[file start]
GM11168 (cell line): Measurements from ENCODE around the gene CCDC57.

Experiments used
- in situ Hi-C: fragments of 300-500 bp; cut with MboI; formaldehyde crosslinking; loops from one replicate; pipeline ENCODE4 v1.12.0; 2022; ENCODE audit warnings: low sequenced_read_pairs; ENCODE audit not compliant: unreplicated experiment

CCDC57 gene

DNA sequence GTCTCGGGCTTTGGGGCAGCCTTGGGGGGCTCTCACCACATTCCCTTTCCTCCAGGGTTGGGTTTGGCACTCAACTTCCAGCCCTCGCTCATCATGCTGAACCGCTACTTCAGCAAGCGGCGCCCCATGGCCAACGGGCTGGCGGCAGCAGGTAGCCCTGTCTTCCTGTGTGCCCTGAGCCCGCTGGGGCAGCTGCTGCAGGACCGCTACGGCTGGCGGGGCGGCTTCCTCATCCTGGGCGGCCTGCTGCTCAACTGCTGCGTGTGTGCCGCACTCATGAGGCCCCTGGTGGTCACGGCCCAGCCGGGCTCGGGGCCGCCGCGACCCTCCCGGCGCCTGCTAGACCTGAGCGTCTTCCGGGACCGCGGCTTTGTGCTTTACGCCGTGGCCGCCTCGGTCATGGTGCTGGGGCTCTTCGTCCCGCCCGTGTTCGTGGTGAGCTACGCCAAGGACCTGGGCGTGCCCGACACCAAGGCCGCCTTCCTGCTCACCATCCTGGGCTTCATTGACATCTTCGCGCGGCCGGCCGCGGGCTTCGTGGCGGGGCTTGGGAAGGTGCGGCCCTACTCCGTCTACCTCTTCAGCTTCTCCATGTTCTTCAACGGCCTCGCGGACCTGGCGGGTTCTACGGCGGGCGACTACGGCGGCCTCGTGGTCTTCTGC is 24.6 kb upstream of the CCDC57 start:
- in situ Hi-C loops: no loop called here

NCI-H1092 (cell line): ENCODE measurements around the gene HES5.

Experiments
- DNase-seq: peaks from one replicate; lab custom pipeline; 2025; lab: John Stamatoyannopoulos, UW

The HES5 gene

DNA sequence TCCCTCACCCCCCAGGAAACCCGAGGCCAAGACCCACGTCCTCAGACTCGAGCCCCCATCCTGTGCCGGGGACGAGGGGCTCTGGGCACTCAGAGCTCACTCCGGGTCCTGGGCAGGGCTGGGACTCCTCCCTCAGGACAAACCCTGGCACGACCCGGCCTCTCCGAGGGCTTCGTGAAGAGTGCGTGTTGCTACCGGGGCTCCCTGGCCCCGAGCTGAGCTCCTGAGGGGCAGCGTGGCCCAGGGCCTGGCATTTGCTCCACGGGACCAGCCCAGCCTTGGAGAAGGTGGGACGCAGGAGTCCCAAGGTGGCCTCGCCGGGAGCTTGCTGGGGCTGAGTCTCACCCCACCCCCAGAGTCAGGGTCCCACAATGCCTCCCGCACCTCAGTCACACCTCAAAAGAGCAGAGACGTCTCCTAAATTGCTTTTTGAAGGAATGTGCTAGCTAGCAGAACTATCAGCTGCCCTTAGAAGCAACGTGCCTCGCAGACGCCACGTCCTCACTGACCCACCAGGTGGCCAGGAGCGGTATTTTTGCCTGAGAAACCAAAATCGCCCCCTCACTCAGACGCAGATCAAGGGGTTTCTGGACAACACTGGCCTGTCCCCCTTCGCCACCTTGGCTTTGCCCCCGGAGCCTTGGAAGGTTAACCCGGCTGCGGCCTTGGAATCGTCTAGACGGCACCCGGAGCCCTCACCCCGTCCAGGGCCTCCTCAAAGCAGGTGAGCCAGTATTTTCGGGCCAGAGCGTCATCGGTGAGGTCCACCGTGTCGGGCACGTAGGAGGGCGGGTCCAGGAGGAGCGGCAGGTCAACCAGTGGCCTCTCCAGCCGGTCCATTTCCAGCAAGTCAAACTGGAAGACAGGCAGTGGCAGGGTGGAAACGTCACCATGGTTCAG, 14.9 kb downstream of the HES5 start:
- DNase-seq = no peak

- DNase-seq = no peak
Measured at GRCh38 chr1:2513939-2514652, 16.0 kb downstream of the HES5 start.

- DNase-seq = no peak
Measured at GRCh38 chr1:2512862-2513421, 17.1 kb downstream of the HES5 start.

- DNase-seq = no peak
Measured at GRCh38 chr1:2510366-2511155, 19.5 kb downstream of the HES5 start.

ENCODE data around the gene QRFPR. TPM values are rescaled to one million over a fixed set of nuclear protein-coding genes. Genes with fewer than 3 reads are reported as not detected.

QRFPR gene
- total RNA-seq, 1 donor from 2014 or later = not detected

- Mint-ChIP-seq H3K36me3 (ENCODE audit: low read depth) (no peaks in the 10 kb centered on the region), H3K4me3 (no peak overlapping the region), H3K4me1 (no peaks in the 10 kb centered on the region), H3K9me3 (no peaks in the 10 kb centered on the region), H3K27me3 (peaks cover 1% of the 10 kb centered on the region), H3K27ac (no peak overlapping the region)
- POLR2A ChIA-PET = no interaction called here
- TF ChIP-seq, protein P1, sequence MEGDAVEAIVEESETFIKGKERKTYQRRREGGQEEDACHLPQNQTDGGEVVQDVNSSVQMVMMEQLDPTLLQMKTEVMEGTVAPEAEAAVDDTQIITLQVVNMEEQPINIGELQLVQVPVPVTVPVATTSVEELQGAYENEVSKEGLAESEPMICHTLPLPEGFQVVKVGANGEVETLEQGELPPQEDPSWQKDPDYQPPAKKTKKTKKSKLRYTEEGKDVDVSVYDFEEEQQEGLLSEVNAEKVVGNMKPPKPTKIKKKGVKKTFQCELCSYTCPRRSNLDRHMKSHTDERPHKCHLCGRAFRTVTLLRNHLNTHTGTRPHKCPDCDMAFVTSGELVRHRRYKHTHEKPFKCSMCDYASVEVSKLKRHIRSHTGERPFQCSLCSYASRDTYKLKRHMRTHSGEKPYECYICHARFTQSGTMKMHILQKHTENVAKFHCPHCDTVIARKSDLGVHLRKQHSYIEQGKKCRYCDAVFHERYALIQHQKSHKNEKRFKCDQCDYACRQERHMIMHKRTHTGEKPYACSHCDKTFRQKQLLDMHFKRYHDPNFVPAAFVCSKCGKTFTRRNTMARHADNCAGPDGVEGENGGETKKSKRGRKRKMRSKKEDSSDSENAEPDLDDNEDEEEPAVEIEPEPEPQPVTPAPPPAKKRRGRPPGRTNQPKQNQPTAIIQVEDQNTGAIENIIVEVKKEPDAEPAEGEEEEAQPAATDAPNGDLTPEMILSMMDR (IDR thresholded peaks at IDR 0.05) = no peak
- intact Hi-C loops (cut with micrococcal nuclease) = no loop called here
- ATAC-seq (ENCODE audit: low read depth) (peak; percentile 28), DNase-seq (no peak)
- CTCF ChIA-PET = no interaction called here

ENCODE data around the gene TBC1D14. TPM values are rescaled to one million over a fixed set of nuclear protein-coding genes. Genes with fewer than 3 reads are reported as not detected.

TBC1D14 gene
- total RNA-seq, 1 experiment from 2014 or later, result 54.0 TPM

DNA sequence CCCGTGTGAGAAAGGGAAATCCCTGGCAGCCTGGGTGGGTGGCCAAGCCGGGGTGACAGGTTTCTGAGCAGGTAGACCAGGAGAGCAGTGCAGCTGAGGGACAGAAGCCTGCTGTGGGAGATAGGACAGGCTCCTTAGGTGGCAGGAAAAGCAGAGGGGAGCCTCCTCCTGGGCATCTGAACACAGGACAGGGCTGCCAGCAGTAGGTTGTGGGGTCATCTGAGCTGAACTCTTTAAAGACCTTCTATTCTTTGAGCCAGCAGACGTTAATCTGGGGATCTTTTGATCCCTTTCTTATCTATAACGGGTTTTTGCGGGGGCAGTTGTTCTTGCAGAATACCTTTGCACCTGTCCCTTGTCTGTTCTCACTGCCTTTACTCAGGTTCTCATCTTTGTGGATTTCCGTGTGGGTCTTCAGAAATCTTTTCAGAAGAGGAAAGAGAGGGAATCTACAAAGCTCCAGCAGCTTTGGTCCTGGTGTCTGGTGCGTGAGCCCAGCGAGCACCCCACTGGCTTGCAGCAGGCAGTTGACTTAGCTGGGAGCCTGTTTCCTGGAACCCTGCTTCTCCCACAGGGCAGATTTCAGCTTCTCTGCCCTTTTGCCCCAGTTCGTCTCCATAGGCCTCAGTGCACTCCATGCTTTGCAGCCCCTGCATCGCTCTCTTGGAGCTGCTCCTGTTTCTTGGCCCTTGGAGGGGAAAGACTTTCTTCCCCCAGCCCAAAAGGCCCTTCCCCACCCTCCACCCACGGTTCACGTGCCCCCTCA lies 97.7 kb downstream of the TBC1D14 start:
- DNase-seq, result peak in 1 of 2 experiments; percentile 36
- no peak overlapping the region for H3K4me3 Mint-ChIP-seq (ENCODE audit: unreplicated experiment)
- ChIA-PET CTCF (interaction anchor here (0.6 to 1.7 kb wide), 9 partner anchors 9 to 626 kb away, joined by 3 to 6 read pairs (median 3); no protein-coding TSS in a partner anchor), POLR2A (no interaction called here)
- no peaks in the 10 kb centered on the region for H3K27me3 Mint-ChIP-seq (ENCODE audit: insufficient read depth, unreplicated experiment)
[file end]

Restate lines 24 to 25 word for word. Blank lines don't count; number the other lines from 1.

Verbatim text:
- TF ChIP-seq, protein P1, sequence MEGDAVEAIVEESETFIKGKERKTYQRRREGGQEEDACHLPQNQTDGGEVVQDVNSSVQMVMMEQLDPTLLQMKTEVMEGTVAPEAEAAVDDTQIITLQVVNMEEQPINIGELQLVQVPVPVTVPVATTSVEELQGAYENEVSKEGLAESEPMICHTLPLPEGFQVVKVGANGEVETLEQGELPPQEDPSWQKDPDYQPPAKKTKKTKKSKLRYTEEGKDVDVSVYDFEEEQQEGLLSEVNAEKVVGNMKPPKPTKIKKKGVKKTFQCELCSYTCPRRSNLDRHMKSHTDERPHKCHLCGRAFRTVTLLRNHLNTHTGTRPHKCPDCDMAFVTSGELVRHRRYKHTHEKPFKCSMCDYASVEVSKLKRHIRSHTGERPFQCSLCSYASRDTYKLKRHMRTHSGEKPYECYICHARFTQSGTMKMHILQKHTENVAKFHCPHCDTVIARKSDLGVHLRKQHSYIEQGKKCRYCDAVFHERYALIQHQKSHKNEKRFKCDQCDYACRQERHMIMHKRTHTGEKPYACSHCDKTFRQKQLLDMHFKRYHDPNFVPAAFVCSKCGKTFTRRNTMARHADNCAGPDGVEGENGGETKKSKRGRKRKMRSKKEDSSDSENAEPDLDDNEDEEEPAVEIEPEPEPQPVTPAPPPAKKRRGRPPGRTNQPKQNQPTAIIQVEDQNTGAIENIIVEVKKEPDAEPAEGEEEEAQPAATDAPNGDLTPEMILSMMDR (IDR thresholded peaks at IDR 0.05) = no peak
- intact Hi-C loops (cut with micrococcal nuclease) = no loop called here